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MONDAY QUARTER-BACKING: Towards Successful 2007 Election - A 21-Point Agenda

Posted by by Mobolaji E. Aluko, PhD on 2005/03/29 | Views: 600 |

MONDAY QUARTER-BACKING: Towards Successful 2007 Election - A 21-Point Agenda

Having studied VERY CLOSELY what went seriously wrong in the last three elections in Nigeria, I believe that a close application of the following 21-point agenda will minimize electoral fraud and achieve greater confidence in our electoral process.

Dear Compatriots:





Having studied VERY CLOSELY what went seriously wrong in the last three elections in Nigeria, I believe that a close application of the following 21-point agenda will minimize electoral fraud and achieve greater confidence in our electoral process.




1.  To achieve impartiality, the chairman of the National Electoral Commission (NEC) should be a sitting judge chosen by the Chief Justice of the Federation.  The administration and composition of the State Independent Electoral Commissions (SIECs) should closely that of the National Electoral Commission.


2. The NEC should be placed under the Judiciary branch of government (and not under the Executive branch.) 


3.  The NEC should be funded as a First Charge from the Consolidate Revenue Fund of the Federal Republic.


4. The regular membership of the NEC should be  composed of:


(i)  four members ( by Nigerian Bar Association, the leading national Electoral Reform/Civil Society organization, the Women Association and the Youth Association.)


(ii) one member from each political party that scored more than or equal to five percent of total votes in the last national election.  In the very first Electoral Commission after adopting this agenda, ALL parties should be represented.


5.  The NEC shall supervise:

            - The Presidential Elections
            - The National Assembly (Senate and House) Elections


6.  The SIECs should supervise:

           - the State Gubernatorial Elections
           - The State Assembly Elections
           - The Local Government Elections


7.   The Nigerian Police Service – and never the Army – should be involved only in ensuring security of polling materials and preventing thuggery by rival parties' operatives.


8.  There should be no curfew on election day, which excuse was used by the Police and Army in 2003 to brazenly pervert the process.  Consequently, multiple voting (which curfews were to supposed to prevent), if found, should be severely punished.


9. Independent (local, national and international) monitors must be an INTEGRAL part of election administration, and not considered a necessary nuisance.




10.  All party candidates for a particular seat or election must have been determined at least two months before given election and advertised as such.  No substitutions of candidacy (unless for death within one month of the elections) should be allowed.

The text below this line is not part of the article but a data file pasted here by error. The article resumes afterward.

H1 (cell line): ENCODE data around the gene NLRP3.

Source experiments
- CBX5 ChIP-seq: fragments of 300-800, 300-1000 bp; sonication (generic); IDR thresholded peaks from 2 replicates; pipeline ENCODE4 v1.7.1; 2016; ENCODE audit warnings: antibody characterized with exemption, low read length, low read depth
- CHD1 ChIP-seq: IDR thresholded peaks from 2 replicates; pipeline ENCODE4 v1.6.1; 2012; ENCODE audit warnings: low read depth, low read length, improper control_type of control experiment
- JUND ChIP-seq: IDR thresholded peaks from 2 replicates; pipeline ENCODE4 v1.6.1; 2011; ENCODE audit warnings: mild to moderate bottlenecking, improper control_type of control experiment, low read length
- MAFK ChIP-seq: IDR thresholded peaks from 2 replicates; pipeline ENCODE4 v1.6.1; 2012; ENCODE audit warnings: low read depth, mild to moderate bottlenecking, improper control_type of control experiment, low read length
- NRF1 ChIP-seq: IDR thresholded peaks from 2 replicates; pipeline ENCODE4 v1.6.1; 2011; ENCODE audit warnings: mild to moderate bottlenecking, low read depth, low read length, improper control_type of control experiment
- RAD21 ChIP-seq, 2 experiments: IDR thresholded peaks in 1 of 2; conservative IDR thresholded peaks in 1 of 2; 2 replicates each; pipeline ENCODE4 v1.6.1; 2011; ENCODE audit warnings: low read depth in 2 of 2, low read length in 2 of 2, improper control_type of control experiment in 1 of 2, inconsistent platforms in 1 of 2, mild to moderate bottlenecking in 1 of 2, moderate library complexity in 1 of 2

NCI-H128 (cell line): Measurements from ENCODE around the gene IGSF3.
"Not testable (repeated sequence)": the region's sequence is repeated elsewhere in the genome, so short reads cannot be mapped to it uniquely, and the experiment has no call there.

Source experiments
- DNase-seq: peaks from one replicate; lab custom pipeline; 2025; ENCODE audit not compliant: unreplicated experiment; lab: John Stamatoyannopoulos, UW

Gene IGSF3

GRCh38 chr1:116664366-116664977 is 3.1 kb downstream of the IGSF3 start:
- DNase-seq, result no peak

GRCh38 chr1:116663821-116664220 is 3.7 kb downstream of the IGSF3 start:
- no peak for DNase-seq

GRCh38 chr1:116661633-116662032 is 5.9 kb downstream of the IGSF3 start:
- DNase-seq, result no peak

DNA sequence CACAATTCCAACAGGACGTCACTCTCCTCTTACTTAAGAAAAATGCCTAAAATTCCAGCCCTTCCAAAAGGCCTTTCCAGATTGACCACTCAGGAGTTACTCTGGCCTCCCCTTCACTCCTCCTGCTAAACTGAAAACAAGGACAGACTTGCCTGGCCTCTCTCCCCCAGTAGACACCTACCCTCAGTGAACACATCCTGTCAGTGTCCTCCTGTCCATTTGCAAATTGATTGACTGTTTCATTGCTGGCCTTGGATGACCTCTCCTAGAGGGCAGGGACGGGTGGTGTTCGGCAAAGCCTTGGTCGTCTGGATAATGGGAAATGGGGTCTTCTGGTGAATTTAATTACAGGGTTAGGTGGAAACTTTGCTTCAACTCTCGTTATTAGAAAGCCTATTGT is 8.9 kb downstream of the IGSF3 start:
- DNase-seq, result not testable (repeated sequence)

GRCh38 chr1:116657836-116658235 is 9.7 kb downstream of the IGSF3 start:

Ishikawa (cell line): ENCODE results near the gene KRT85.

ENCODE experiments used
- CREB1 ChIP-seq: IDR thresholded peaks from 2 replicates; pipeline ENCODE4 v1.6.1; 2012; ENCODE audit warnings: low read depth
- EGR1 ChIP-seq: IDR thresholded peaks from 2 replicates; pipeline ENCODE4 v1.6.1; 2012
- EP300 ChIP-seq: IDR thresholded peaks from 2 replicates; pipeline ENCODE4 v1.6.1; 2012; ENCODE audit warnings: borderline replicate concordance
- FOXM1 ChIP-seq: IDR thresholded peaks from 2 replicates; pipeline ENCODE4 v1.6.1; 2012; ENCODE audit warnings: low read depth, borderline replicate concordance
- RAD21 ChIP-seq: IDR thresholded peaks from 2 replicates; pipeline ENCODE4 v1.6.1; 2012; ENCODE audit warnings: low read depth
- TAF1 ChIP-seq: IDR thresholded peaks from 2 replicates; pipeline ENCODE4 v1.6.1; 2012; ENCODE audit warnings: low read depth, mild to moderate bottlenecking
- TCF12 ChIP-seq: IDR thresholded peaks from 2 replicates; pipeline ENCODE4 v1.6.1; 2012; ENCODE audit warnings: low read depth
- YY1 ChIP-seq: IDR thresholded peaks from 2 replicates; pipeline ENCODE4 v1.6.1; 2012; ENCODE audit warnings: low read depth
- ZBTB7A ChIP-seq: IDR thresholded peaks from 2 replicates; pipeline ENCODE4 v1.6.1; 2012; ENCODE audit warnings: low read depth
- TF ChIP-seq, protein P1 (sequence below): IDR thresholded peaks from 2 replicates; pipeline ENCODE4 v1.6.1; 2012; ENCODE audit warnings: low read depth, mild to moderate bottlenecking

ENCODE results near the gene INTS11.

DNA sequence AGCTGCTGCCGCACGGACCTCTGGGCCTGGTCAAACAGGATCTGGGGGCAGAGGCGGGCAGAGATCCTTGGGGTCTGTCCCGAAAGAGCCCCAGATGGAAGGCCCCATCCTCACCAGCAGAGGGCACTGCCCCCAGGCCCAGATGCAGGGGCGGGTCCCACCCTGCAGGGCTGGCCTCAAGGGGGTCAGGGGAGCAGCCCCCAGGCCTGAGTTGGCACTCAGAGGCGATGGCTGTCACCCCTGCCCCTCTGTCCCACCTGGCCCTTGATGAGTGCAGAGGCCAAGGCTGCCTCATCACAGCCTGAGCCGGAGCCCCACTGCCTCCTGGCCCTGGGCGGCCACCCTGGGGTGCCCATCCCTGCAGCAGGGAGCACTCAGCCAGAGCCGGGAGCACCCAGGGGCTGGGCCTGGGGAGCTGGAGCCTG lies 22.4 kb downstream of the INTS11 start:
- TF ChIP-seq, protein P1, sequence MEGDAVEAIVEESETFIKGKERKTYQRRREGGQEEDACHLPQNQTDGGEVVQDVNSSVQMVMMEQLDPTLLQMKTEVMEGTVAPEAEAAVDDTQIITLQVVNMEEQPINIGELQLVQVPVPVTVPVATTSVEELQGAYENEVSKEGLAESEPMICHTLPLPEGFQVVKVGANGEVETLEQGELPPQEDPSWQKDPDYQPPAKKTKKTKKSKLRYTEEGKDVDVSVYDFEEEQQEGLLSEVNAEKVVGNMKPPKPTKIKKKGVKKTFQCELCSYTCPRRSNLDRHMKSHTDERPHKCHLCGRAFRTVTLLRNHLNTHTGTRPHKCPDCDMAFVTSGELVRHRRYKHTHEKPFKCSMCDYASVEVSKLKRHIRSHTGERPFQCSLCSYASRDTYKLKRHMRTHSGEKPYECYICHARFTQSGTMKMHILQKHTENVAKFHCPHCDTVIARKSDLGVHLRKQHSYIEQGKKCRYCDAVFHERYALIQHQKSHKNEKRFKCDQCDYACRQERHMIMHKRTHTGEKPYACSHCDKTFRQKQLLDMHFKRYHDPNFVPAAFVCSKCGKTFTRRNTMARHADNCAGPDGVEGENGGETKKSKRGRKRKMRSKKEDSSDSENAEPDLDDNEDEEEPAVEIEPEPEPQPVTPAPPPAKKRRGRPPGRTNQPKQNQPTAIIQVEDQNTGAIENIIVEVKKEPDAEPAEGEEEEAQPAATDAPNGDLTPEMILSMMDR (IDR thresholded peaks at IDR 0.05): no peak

11.  The names of ALL candidates must appear on ALL ballot materials.




12. All qualified voters must be allowed to register as they turn 18 at all times and throughout the country, giving each a multi-piece Voter Registration card, which number depends on the number of elections in the given year.


13. Voter rolls must be published at least a month before the elections themselves, so that registrants can check their names, and parties can be satisfied that there is no hanky-panky.  The maximum number of voters too is thereby ascertained.


14.  On Election Day, independent monitors must independently record the total numbers of voters in any polling booth.


15.  Voting must be by secret ballot, after the voter has surrendered one of the pieces of registration paper.   Where there is doubt, a photo-id may be requested.




16.  At the very minimum, the number of total votes for all candidates must equal the number of voters independently adjudged by monitors, within the limits of spoilt ballots.


17.  Any precinct with unequal ballot numbers above a 20% limit should be declared void and re-voting required at a future date - or cancelled altogether.


18.  Any precinct below a 20% limit should be inspected to ascertain reasons, and whether a difference in election results would ensue one way or the other.


19.  Party operatives and independent monitors must certify results, which must be relayed by secure telecommunications transaction, to some central pool (whether local, state or national).


20.  A preliminary set of results must be announced within one week of election date, and a final set within three weeks of election date.  Under no circumstances must three weeks be exceeded.





21. All judicial determinations  of election results contestation - from the primary tribunal process to the relevant topmost appeal process - must be completed within three months of election date, and almost certainly before installment of any purported winners.




In closing, elections are the bottom floor of any electoral democracy, and every effort must be made to confer confidence in them.


Best wishes all.  Comments are welcome.




MONDAY QUARTERBACKING: Staggering Our Electoral Process
June 18, 2001
Sunday Musings: The National Assembly, the President and the Electoral Law
December 9, 2001
Mid-Week Essay: Before We Applaud Over Electoral Law Reversal…..
January 3, 2002
MID-WEEK ESSAY: Local Council Polls and INEC - A Funny Game Is Going On Here!
April 11, 2002
INEC Fails a simple electoral democracy test
September 23, 2002
INEC Finally Passes Some Constitutional Tests
December 29, 2002
Monitoring Nigeria’s Elections – The Carter Formula
April 5, 2003
Election 2003: NDI Preliminary Report
April 23, 2003
A Preliminary Forensic Analysis of INEC’s Website So Far 
April 28, 2003
Election Tribunals – The Third Way
May 8, 2003
Voter Registration and ID Registration
May 15, 2003
And What Is To Be Done About the 2003 Elections Results?
May 13, 2003

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